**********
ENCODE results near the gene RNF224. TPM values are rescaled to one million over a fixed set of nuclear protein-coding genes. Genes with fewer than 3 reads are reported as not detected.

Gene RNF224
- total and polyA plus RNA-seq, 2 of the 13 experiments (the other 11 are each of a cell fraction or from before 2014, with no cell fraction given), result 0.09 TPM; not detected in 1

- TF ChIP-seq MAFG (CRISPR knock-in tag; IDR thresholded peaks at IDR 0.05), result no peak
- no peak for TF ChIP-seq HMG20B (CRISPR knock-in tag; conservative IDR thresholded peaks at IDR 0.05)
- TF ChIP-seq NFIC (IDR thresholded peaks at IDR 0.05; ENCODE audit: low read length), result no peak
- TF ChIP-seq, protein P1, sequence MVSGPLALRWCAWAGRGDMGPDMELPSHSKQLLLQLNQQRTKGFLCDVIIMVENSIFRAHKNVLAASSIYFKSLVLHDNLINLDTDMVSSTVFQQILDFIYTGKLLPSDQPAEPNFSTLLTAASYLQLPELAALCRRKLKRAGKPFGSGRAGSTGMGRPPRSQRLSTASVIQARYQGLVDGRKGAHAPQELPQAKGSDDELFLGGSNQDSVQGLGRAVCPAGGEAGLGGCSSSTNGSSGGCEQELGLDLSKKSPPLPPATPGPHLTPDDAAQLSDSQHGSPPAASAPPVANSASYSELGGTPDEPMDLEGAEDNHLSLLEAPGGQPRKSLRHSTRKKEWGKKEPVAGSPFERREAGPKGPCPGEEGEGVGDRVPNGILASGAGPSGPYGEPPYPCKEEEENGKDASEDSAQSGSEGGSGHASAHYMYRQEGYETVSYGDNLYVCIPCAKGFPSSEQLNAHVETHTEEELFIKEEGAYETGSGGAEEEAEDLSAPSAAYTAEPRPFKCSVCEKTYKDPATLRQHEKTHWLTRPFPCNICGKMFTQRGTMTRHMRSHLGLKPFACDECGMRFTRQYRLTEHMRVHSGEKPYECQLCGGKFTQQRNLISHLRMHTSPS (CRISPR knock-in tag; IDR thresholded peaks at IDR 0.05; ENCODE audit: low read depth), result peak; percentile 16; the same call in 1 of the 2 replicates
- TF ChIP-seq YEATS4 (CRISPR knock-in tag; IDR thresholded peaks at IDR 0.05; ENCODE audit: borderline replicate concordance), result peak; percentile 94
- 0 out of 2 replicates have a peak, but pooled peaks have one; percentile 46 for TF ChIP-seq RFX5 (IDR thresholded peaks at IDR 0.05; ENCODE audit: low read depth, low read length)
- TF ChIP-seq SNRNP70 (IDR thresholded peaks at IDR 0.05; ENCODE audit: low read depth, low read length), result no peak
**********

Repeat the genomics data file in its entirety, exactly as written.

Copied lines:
ENCODE results near the gene RNF224. TPM values are rescaled to one million over a fixed set of nuclear protein-coding genes. Genes with fewer than 3 reads are reported as not detected.

Gene RNF224
- total and polyA plus RNA-seq, 2 of the 13 experiments (the other 11 are each of a cell fraction or from before 2014, with no cell fraction given), result 0.09 TPM; not detected in 1

- TF ChIP-seq MAFG (CRISPR knock-in tag; IDR thresholded peaks at IDR 0.05), result no peak
- no peak for TF ChIP-seq HMG20B (CRISPR knock-in tag; conservative IDR thresholded peaks at IDR 0.05)
- TF ChIP-seq NFIC (IDR thresholded peaks at IDR 0.05; ENCODE audit: low read length), result no peak
- TF ChIP-seq, protein P1, sequence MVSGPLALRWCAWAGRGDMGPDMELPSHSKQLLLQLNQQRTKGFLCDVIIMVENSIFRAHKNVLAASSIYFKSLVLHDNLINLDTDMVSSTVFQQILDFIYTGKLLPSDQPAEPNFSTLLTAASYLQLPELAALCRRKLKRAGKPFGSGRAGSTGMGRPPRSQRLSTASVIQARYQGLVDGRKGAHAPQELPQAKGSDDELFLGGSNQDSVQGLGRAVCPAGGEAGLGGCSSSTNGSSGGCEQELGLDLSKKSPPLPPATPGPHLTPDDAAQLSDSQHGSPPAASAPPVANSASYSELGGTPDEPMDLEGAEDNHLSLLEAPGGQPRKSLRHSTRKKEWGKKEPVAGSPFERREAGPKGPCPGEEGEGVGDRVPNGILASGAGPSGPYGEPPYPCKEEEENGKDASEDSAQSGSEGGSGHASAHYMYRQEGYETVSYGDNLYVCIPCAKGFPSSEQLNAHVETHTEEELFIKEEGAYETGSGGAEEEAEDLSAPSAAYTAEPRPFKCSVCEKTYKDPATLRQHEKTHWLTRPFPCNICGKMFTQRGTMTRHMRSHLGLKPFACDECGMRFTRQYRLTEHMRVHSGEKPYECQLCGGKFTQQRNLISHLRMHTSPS (CRISPR knock-in tag; IDR thresholded peaks at IDR 0.05; ENCODE audit: low read depth), result peak; percentile 16; the same call in 1 of the 2 replicates
- TF ChIP-seq YEATS4 (CRISPR knock-in tag; IDR thresholded peaks at IDR 0.05; ENCODE audit: borderline replicate concordance), result peak; percentile 94
- 0 out of 2 replicates have a peak, but pooled peaks have one; percentile 46 for TF ChIP-seq RFX5 (IDR thresholded peaks at IDR 0.05; ENCODE audit: low read depth, low read length)
- TF ChIP-seq SNRNP70 (IDR thresholded peaks at IDR 0.05; ENCODE audit: low read depth, low read length), result no peak